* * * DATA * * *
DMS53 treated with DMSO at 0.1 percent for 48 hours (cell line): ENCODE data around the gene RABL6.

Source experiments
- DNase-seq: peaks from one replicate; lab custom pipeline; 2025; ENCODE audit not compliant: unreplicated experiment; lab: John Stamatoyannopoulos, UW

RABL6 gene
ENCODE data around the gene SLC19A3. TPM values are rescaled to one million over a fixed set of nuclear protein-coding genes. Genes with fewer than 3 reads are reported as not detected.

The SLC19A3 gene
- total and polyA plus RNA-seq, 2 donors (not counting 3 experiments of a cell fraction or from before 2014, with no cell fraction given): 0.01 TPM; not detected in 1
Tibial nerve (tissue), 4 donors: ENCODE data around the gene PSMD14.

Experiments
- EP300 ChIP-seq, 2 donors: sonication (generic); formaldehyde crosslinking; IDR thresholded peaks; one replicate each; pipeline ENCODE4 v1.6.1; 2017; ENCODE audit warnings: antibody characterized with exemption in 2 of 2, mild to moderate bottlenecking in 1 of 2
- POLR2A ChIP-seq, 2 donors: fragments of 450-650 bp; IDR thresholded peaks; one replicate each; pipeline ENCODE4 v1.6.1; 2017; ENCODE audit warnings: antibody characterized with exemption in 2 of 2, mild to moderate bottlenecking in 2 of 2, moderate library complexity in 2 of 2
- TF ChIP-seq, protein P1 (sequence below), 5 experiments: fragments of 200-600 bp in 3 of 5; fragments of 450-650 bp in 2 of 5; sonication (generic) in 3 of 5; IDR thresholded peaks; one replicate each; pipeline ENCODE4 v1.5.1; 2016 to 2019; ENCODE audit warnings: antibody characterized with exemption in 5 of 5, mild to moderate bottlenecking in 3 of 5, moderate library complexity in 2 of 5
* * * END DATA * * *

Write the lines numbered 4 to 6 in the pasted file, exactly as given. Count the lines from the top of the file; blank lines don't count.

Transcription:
RABL6 gene
ENCODE data around the gene SLC19A3. TPM values are rescaled to one million over a fixed set of nuclear protein-coding genes. Genes with fewer than 3 reads are reported as not detected.

The SLC19A3 gene